Handling the Rouges et Blancs counter attack and then their formation switch proves too much as it finishes Monaco 1-1 Spurs in our Europa League clash.
What started off as a classic case of a team trying to break down a deep-lying counter attack side, finished rather more disjointed with the final score Monaco 1-1 Spurs in our Europa League match.
This was really a game of two halves, dependent on Monaco’s approach. They tried to stifle in the first, but then had to attack more in the second, getting back in to it with a switch of formation that played to their strengths.
Countering the counter attack
The first half was a game of cat and mouse between Monaco’s counter attacking approach and our patient possession game that tried to lure them out and then strike.
The home side were set up in a 4-1-4-1 formation and they dropped off looking to intercept or recapture the ball in the middle third, trying then to spring forward.
They had some success with it. An under hit pass to Danny Rose saw Adama Traore scoop up the ball in our half. With time and space to run in to, he drilled a shot that Hugo Lloris could only parry and Jan Vertonghen had to swoop in and clear. Later and the same player was able to dribble at Kieran Trippier from another errant pass. This time his shot fizzed past the near post when more composure was needed.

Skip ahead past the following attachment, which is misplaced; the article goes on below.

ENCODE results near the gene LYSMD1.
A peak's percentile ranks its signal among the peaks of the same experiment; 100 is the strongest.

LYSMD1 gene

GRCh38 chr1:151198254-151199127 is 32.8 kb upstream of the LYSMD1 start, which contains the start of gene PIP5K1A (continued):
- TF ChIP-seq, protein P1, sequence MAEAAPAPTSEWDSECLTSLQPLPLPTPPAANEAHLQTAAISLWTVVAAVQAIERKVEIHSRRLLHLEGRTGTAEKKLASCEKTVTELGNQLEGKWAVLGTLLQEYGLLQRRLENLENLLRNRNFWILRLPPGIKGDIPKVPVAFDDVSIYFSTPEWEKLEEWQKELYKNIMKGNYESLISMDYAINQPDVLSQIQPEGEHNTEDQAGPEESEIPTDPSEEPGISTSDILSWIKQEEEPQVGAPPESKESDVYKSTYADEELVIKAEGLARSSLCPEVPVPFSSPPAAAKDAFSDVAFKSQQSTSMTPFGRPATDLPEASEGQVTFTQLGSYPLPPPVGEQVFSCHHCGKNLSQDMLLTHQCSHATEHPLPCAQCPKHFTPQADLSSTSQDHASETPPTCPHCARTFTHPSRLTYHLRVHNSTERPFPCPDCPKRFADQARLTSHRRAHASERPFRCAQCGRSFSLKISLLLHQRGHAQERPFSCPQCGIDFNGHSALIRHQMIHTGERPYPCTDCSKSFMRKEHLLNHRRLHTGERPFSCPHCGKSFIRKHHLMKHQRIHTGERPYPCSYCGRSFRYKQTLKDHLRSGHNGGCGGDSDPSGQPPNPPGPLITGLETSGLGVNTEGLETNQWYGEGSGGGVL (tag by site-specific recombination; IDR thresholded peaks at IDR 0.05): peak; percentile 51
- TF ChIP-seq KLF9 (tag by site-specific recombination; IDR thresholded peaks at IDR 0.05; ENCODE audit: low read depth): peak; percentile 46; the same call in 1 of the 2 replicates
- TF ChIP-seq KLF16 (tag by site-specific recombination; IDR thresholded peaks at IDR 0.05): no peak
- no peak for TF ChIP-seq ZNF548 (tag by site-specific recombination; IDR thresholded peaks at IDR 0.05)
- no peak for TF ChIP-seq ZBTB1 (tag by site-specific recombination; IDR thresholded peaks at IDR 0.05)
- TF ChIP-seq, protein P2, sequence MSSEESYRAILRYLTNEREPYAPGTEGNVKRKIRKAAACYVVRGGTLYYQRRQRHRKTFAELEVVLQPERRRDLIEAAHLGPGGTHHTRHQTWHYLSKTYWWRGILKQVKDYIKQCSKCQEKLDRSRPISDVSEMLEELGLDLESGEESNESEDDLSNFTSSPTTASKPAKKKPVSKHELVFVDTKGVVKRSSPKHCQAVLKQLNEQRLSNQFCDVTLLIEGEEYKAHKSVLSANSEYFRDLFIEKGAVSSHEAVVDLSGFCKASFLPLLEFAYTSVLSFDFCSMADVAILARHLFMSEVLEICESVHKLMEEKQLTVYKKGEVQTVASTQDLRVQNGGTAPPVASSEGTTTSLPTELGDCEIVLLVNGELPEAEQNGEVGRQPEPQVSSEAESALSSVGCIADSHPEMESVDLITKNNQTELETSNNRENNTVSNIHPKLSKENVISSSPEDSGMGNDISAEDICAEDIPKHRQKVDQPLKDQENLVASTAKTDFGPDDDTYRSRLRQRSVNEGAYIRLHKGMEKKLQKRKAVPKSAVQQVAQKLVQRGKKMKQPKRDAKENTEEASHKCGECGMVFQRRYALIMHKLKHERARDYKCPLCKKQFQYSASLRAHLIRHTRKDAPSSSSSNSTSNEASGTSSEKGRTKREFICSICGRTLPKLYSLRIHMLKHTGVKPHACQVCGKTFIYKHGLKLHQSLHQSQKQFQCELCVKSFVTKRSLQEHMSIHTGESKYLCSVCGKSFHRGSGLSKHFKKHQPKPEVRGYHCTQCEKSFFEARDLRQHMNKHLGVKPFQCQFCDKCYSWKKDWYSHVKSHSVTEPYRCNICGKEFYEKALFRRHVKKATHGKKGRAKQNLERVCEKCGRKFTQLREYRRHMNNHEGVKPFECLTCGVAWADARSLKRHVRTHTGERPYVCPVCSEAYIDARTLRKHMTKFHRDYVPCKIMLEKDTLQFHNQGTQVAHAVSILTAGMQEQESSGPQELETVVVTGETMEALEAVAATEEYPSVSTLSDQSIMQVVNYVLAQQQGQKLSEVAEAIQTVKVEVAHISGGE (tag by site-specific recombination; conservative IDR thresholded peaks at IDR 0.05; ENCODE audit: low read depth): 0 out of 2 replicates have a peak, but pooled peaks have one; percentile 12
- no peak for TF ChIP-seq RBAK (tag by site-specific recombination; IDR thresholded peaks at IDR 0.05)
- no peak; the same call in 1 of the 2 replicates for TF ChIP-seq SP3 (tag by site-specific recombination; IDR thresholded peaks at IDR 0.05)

Whilst Monaco were having some success with their set up, we were beginning to recognise where the spaces were. These were either side of defensive midfielder Jeremy Toulalan and we were getting joy when we could switch the ball in here. This saw both full backs, Danny Rose and Kieran Trippier, become assets in the game, but also Erik Lamela. The Argentinean was drifting in to pockets of space off the defensive midfielder from his starting position on the right. It was no surprise to see our best two chances of the first half come from Lamela’s right side and him to be heavily involved in both.
As the half wore on, our possession, especially by playing it around at the back, started to lure Monaco forwards. This was because they were seeing very little of the ball, but also as we had committed a couple of sloppy passes that had allowed them to break. This was enough to tempt them in, looking for more.
Being drawn forward caught Monaco’s players up-field, allowing us to create a couple of good opportunities down Lamela’s right side.
The Argentinean opened the scoring, but when he won the ball back in our penalty area and played it forward, there were seven Monaco players taken out of the game.